Harry Potter's World: Renaissance Science, Magic, and Medicine


Galter Health Sciences Library & Learning Center

On display December 18, 2017 – January 27, 2018

In 1997, British author J. K. Rowling introduced the world to Harry Potter and a literary phenomenon was born. Millions of readers have followed Harry to the Hogwarts School of Witchcraft and Wizardry where he discovers his heritage, encounters new plants and animals, and perfects his magical abilities. Although a fantasy story, the magic in the Harry Potter books is partially based on Renaissance traditions that played an important role in the development of Western science, including alchemy, astrology, and natural philosophy. Incorporating the work of several 15th- and 16th-century thinkers, the seven-part series examines important ethical topics such as the desire for knowledge, the effects of prejudice, and the responsibility that comes with power.

This exhibition, using materials from the National Library of Medicine, explores Harry Potter’s world, its roots in Renaissance science, and the ethical questions that affected not only the wizards of Harry Potter, but also the historical thinkers featured in the series.

This exhibition was developed and produced by the National Library of Medicine, National Institutes of Health and was curated by Elizabeth J. Bland. It has been traveling around the United States since 2009.

To explore this world more, visit the NLM exhibition webpage.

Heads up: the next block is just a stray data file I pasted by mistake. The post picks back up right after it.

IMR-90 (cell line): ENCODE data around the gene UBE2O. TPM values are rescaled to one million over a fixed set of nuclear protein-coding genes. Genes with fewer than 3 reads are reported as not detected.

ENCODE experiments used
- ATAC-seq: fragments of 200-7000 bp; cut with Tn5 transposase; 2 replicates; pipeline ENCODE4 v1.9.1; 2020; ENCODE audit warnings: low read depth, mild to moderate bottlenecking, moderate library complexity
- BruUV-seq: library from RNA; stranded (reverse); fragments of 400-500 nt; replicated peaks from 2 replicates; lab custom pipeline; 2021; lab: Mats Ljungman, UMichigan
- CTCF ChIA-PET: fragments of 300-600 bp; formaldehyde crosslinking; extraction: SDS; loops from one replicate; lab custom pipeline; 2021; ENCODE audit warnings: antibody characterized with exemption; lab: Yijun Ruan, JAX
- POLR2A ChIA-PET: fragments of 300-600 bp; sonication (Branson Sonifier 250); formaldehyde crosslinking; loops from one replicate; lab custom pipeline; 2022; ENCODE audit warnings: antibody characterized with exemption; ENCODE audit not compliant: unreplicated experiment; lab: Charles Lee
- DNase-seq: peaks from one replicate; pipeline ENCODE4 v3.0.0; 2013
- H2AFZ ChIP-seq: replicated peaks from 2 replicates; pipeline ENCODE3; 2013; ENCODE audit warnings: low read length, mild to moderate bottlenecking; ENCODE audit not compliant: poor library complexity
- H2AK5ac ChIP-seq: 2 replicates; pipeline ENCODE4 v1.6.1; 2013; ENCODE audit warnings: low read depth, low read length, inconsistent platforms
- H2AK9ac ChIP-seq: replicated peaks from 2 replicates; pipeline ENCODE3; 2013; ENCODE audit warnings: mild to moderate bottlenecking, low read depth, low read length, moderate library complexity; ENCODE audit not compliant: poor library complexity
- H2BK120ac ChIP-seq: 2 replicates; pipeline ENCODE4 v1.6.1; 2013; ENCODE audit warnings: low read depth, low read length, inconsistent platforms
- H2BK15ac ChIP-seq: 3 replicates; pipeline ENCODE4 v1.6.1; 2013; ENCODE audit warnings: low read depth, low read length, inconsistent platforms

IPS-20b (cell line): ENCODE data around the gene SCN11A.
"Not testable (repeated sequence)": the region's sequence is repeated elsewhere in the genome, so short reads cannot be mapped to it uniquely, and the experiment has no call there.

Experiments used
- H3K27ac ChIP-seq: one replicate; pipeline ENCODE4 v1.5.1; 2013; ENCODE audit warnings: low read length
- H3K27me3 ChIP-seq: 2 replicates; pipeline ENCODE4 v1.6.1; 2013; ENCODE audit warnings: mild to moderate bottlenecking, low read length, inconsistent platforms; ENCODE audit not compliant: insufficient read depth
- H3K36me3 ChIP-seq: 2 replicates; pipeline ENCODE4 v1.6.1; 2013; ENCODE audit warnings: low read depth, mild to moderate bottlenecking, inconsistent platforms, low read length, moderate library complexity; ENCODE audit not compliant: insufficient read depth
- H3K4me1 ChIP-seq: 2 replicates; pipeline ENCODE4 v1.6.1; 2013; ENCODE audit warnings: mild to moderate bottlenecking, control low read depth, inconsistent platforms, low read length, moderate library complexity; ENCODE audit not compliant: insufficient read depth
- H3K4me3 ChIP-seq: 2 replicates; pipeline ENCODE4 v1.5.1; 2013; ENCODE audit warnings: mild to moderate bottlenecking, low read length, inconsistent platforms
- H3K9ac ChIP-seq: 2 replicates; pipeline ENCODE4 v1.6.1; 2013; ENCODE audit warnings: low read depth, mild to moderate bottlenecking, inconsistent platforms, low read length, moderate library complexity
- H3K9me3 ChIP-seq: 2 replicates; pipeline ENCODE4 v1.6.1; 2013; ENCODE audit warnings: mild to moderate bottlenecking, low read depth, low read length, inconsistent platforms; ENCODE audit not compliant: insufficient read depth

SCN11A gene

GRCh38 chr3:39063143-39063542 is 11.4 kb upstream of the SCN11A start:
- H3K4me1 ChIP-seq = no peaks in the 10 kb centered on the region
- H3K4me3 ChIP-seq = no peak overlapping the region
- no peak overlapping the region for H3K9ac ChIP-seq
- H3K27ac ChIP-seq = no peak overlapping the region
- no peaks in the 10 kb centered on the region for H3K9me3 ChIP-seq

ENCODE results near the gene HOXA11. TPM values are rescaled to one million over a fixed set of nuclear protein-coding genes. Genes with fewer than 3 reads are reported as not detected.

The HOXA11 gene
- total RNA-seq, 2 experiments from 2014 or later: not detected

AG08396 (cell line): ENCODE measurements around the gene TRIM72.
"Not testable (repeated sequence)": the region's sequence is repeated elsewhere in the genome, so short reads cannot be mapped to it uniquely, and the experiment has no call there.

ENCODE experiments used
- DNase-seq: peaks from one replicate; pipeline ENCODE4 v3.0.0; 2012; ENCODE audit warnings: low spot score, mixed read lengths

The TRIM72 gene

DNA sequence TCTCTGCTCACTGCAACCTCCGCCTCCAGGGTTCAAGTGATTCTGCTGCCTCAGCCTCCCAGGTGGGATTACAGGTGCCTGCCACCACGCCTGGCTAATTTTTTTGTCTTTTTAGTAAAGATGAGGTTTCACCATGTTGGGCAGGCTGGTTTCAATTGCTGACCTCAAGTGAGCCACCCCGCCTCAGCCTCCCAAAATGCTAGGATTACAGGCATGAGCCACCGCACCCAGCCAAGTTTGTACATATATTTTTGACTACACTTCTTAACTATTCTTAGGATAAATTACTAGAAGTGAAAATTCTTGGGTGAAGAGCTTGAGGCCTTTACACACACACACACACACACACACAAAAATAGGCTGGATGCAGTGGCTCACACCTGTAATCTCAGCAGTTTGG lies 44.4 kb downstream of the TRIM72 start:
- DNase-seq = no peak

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Galter Library posters highlight Hogwarts courses

Inspired by courses offered at Hogwarts School of Witchcraft and Wizardry, these posters showcase images from actual 16th, 17th, and 18th century books that cover subjects similar to Hogwarts classes. Posters on display soon in the library. Excerpts below.



Besler, Basilius. Hortus Eystettensis. Germany Eichstätt?: Basilius Besler?; 1613.


Beware! Corona imperialis is beautiful, but deadly. It is toxic when raw. The flowers emit a skunky fragrance that repels pests. Thankfully, the odor isn't as bad as Stinksap, which smells like rancid manure, but can help nurse sick animals.










Adams, George. An essay on electricity, explaining the principles of that useful science; and describing the instruments ... 5th edition. London, J. Dillon [etc.]; 1799.

History of Science: alchemy, astronomy, and the like

This young girl is receiving electrical treatment for her paralyzed arm from a Medical Electrical Machine. No doubt Skele-Gro would have been more effective! But, as Harry would find out, it is excruciatingly painful to regrow bones.







Aldrovandi, Ulisse. Monstrorum historia. Cum Paralipomenis historiae omnium animalium. Bononiae, Italy: Typis Nicolai Tebaldini; 1642.

Care of Magical Creatures

What is this seven-headed, goat-legged, cyclopic creature?
Is it magical or mythical? Is it friendly or cantankerous?
Consult Ulisse Aldrovandi's History of Monsters to find out.